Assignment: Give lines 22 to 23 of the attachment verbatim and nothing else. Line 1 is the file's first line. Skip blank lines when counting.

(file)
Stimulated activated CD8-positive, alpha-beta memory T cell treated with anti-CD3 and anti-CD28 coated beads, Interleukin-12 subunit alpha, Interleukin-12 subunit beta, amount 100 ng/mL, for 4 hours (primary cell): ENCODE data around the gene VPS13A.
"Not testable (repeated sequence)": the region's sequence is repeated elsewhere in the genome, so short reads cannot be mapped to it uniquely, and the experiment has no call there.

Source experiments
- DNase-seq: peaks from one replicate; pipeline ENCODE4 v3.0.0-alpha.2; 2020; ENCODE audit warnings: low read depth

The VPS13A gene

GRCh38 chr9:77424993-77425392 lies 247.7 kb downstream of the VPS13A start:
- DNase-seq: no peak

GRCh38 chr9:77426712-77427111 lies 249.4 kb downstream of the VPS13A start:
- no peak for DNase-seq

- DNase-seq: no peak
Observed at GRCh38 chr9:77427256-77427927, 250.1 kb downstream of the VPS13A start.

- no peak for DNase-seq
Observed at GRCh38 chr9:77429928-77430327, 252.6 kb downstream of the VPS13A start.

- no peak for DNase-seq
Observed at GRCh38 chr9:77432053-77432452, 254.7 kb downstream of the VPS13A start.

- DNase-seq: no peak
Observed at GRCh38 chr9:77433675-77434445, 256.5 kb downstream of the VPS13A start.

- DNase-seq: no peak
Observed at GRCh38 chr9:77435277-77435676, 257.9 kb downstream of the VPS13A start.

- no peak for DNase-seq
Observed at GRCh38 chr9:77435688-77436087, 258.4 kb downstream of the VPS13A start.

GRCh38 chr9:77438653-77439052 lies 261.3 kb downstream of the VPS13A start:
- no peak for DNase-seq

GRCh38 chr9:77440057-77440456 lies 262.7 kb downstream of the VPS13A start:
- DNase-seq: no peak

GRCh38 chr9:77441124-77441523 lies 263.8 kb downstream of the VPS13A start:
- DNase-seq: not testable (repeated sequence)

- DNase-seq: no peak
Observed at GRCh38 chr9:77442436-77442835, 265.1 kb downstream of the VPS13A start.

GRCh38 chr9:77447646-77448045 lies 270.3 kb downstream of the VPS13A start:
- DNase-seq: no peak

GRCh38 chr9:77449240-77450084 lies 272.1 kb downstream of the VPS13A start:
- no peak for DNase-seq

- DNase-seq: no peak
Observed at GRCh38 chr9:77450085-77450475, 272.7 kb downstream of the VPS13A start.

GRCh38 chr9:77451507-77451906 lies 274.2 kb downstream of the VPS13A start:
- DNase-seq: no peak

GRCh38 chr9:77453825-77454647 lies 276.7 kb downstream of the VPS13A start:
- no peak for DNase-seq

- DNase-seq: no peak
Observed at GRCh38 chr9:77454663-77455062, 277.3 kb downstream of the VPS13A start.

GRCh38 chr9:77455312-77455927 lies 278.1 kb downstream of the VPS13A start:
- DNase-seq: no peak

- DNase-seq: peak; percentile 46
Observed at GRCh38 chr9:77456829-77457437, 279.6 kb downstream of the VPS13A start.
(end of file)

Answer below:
GRCh38 chr9:77438653-77439052 lies 261.3 kb downstream of the VPS13A start:
- no peak for DNase-seq